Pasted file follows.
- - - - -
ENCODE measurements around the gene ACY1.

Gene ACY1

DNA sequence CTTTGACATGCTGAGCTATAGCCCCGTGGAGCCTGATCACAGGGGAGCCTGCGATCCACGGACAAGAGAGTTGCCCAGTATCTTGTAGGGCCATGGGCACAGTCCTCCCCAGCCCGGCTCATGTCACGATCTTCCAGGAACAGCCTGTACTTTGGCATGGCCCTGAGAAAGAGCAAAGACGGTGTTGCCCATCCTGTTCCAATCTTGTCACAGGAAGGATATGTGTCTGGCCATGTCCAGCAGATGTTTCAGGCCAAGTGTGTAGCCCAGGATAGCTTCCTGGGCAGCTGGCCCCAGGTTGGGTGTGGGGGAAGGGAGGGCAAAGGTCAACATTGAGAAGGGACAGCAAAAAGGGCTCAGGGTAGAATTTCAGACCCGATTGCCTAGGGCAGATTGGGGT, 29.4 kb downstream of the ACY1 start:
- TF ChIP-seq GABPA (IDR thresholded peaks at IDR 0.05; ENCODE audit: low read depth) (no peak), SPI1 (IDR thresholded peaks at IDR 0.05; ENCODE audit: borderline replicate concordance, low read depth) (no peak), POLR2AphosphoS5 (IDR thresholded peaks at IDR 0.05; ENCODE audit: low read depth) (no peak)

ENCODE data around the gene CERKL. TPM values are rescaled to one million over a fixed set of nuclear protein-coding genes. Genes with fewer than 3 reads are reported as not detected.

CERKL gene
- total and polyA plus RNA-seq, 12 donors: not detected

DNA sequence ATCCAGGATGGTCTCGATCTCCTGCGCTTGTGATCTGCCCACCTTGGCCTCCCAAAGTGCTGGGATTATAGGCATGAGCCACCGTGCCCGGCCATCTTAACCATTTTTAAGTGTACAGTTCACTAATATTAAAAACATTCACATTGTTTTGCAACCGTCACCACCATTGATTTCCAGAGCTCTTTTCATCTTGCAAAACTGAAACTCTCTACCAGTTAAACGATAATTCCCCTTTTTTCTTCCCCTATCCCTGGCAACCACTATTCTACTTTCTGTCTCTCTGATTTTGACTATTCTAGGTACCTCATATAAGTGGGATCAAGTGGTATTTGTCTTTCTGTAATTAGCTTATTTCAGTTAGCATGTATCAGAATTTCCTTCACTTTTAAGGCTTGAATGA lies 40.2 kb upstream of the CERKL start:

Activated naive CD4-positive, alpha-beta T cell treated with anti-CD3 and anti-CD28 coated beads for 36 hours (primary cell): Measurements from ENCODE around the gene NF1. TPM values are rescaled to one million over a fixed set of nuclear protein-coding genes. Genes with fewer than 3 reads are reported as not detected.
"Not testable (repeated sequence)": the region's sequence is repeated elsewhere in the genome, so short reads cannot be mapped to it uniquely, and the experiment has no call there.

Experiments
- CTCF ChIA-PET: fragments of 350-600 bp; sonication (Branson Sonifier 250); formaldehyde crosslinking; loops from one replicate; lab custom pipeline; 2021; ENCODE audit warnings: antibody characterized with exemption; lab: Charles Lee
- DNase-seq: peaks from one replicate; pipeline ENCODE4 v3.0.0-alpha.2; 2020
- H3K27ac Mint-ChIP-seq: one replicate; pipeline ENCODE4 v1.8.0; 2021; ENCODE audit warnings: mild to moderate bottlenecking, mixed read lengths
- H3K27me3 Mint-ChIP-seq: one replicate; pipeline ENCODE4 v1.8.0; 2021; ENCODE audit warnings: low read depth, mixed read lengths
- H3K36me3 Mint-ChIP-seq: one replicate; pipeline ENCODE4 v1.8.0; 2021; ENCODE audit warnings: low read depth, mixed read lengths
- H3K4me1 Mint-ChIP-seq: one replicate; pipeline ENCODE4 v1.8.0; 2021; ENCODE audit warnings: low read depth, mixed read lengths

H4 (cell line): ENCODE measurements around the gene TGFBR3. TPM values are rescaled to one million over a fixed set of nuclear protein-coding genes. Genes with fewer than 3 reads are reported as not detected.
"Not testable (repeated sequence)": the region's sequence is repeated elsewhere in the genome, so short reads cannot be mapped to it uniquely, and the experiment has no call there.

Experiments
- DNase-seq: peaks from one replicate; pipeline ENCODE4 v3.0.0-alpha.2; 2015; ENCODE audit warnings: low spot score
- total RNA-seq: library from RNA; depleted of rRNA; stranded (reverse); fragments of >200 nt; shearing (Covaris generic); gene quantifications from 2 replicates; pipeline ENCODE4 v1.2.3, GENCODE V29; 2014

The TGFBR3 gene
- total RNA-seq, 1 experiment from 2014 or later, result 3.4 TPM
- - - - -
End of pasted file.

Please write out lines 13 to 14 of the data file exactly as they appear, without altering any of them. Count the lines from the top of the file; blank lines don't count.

- DNase-seq: peaks from one replicate; pipeline ENCODE4 v3.0.0-alpha.2; 2020
- H3K27ac Mint-ChIP-seq: one replicate; pipeline ENCODE4 v1.8.0; 2021; ENCODE audit warnings: mild to moderate bottlenecking, mixed read lengths